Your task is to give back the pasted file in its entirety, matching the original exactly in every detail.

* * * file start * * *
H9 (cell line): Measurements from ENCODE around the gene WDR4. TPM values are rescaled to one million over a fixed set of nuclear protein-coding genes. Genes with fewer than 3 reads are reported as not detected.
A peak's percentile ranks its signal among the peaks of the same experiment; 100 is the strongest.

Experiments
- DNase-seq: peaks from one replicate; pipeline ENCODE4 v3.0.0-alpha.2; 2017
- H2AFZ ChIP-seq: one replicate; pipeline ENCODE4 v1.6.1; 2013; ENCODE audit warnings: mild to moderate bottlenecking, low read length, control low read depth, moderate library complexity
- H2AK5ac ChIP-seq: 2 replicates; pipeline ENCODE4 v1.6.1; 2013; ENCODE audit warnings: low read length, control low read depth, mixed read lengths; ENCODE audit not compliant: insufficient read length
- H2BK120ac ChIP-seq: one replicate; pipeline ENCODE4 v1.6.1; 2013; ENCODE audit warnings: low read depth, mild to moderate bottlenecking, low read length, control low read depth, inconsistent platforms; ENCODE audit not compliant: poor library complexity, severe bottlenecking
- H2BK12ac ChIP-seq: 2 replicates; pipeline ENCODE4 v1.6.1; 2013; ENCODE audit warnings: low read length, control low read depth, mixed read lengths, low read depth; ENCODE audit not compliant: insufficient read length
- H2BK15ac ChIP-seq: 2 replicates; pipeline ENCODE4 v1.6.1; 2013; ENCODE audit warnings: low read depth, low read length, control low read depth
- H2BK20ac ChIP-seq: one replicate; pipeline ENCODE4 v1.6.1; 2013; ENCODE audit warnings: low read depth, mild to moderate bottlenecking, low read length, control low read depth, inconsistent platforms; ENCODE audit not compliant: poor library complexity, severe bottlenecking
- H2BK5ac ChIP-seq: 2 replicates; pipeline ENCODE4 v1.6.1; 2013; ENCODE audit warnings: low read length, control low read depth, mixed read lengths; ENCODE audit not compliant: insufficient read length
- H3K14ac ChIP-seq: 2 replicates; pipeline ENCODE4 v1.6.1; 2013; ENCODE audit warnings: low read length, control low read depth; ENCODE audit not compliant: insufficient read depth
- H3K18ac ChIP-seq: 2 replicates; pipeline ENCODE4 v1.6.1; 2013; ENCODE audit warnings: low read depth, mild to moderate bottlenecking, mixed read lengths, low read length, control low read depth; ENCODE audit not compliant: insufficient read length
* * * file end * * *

H9 (cell line): Measurements from ENCODE around the gene WDR4. TPM values are rescaled to one million over a fixed set of nuclear protein-coding genes. Genes with fewer than 3 reads are reported as not detected.
A peak's percentile ranks its signal among the peaks of the same experiment; 100 is the strongest.

Experiments
- DNase-seq: peaks from one replicate; pipeline ENCODE4 v3.0.0-alpha.2; 2017
- H2AFZ ChIP-seq: one replicate; pipeline ENCODE4 v1.6.1; 2013; ENCODE audit warnings: mild to moderate bottlenecking, low read length, control low read depth, moderate library complexity
- H2AK5ac ChIP-seq: 2 replicates; pipeline ENCODE4 v1.6.1; 2013; ENCODE audit warnings: low read length, control low read depth, mixed read lengths; ENCODE audit not compliant: insufficient read length
- H2BK120ac ChIP-seq: one replicate; pipeline ENCODE4 v1.6.1; 2013; ENCODE audit warnings: low read depth, mild to moderate bottlenecking, low read length, control low read depth, inconsistent platforms; ENCODE audit not compliant: poor library complexity, severe bottlenecking
- H2BK12ac ChIP-seq: 2 replicates; pipeline ENCODE4 v1.6.1; 2013; ENCODE audit warnings: low read length, control low read depth, mixed read lengths, low read depth; ENCODE audit not compliant: insufficient read length
- H2BK15ac ChIP-seq: 2 replicates; pipeline ENCODE4 v1.6.1; 2013; ENCODE audit warnings: low read depth, low read length, control low read depth
- H2BK20ac ChIP-seq: one replicate; pipeline ENCODE4 v1.6.1; 2013; ENCODE audit warnings: low read depth, mild to moderate bottlenecking, low read length, control low read depth, inconsistent platforms; ENCODE audit not compliant: poor library complexity, severe bottlenecking
- H2BK5ac ChIP-seq: 2 replicates; pipeline ENCODE4 v1.6.1; 2013; ENCODE audit warnings: low read length, control low read depth, mixed read lengths; ENCODE audit not compliant: insufficient read length
- H3K14ac ChIP-seq: 2 replicates; pipeline ENCODE4 v1.6.1; 2013; ENCODE audit warnings: low read length, control low read depth; ENCODE audit not compliant: insufficient read depth
- H3K18ac ChIP-seq: 2 replicates; pipeline ENCODE4 v1.6.1; 2013; ENCODE audit warnings: low read depth, mild to moderate bottlenecking, mixed read lengths, low read length, control low read depth; ENCODE audit not compliant: insufficient read length